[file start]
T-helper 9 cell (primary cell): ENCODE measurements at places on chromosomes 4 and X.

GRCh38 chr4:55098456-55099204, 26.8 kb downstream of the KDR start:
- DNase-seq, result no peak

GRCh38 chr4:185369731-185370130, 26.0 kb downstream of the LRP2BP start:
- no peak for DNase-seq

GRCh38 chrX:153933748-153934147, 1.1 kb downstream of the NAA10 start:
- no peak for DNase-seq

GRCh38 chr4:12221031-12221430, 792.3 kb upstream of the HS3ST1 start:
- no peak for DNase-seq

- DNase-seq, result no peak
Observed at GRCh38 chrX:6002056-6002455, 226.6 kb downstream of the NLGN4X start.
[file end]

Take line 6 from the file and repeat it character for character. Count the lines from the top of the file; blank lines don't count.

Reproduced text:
GRCh38 chrX:153933748-153934147, 1.1 kb downstream of the NAA10 start: